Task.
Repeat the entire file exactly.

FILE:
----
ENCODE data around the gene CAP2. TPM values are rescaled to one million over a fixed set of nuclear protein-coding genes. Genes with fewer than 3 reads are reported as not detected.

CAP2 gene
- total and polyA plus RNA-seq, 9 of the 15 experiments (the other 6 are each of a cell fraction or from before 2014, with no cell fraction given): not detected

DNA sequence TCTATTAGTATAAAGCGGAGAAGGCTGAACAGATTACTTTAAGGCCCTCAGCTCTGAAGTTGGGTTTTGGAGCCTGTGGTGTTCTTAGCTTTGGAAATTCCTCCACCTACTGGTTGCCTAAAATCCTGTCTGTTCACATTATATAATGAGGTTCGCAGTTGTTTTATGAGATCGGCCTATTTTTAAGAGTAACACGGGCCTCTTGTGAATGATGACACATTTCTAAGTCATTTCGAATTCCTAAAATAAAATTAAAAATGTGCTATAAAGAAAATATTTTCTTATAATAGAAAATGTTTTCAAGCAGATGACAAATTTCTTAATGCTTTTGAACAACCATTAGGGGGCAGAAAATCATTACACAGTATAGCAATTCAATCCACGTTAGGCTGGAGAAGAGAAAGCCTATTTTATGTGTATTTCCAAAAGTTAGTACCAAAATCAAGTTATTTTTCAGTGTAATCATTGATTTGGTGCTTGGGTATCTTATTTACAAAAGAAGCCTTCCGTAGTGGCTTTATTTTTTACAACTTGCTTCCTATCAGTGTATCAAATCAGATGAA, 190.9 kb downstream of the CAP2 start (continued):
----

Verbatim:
ENCODE data around the gene CAP2. TPM values are rescaled to one million over a fixed set of nuclear protein-coding genes. Genes with fewer than 3 reads are reported as not detected.

CAP2 gene
- total and polyA plus RNA-seq, 9 of the 15 experiments (the other 6 are each of a cell fraction or from before 2014, with no cell fraction given): not detected

DNA sequence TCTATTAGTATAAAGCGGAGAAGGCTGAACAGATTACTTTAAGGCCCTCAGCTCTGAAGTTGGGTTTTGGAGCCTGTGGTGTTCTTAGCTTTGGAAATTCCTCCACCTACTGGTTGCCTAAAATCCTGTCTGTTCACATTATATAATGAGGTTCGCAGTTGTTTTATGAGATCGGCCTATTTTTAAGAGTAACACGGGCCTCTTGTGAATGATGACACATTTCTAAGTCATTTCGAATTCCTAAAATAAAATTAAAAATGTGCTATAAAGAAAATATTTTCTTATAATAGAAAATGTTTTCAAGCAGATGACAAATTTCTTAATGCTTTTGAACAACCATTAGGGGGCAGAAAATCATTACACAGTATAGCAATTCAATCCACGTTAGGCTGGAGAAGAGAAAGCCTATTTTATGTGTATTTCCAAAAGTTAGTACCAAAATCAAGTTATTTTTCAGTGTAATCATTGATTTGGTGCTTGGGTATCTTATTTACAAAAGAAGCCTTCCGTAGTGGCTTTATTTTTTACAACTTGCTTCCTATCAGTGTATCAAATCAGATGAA, 190.9 kb downstream of the CAP2 start (continued):